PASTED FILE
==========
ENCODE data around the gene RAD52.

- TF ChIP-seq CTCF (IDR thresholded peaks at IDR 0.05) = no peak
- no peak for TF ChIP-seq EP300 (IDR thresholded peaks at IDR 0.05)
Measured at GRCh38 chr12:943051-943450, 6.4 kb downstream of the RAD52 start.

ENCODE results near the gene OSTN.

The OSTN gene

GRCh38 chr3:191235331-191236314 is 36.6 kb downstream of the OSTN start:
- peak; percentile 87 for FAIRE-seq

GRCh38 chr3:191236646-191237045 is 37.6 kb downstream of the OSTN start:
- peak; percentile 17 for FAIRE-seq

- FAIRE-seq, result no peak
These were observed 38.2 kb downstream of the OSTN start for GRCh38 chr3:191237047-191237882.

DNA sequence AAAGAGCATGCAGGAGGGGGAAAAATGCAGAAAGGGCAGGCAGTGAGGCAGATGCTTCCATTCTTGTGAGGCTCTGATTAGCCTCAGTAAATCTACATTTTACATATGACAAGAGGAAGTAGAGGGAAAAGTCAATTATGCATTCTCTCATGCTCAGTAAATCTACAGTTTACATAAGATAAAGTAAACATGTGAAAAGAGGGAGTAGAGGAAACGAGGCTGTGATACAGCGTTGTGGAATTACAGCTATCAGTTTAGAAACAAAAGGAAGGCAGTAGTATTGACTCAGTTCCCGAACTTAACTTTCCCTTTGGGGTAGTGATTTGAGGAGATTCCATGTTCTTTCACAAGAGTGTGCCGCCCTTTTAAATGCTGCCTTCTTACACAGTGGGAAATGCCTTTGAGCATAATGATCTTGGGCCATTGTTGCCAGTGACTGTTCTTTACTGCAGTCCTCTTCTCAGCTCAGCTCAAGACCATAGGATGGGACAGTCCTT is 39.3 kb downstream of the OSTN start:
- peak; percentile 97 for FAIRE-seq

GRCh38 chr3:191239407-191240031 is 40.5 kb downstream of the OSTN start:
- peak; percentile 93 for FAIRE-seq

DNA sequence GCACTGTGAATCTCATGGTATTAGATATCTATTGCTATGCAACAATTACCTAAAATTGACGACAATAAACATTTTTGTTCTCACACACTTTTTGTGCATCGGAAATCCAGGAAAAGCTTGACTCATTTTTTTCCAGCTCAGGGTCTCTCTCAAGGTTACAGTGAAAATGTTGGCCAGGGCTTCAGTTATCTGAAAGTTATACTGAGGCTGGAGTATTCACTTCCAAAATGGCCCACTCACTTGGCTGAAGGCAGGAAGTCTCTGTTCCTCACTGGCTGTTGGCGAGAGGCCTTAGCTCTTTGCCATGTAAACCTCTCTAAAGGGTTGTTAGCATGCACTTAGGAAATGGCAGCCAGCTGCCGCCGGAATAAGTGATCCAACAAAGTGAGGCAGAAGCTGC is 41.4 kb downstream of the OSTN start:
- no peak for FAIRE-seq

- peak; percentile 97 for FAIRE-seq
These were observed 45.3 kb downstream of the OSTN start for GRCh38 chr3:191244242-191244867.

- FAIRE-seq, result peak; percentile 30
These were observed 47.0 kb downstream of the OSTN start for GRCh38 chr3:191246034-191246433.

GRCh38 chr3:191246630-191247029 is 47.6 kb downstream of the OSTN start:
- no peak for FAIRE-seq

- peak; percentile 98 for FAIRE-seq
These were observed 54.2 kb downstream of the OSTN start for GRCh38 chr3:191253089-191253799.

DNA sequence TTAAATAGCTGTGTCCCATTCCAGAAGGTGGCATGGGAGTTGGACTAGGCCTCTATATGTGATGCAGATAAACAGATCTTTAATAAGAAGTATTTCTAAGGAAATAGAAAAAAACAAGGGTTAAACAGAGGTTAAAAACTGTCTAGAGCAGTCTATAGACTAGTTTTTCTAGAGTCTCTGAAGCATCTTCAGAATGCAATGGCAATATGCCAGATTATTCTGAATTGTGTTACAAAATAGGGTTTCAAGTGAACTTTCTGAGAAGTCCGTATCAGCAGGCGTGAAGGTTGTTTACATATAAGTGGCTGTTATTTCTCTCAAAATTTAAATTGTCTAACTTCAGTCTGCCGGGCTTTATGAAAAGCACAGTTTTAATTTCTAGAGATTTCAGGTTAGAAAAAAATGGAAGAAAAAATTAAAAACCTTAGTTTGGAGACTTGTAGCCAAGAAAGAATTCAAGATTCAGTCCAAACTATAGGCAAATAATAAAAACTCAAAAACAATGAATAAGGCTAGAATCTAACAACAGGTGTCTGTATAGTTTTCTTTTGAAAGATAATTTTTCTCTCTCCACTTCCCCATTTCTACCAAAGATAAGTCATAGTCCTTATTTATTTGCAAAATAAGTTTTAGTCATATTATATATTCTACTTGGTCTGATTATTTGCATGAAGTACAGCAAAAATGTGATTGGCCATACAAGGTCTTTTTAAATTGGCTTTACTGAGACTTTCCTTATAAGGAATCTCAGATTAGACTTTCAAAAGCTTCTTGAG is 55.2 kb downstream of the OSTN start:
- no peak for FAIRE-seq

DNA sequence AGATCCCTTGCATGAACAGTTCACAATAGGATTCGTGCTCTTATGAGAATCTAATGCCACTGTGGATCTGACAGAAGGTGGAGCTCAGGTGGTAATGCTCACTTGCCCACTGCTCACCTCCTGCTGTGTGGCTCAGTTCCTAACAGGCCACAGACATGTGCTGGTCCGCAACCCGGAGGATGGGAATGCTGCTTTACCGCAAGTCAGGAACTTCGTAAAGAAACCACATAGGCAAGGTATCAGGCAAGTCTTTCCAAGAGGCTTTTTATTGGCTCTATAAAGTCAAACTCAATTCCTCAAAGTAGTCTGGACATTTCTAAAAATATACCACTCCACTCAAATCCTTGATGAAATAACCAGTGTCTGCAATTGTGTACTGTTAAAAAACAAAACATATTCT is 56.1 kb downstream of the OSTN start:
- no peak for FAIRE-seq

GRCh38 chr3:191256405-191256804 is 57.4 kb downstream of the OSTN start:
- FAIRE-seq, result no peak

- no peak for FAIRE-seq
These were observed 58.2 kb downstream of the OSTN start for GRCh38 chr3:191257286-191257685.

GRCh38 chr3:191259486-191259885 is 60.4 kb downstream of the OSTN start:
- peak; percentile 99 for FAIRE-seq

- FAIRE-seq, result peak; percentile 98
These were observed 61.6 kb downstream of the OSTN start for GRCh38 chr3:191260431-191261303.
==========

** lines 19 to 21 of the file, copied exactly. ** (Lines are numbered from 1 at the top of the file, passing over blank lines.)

- peak; percentile 97 for FAIRE-seq
These were observed 45.3 kb downstream of the OSTN start for GRCh38 chr3:191244242-191244867.

- FAIRE-seq, result peak; percentile 30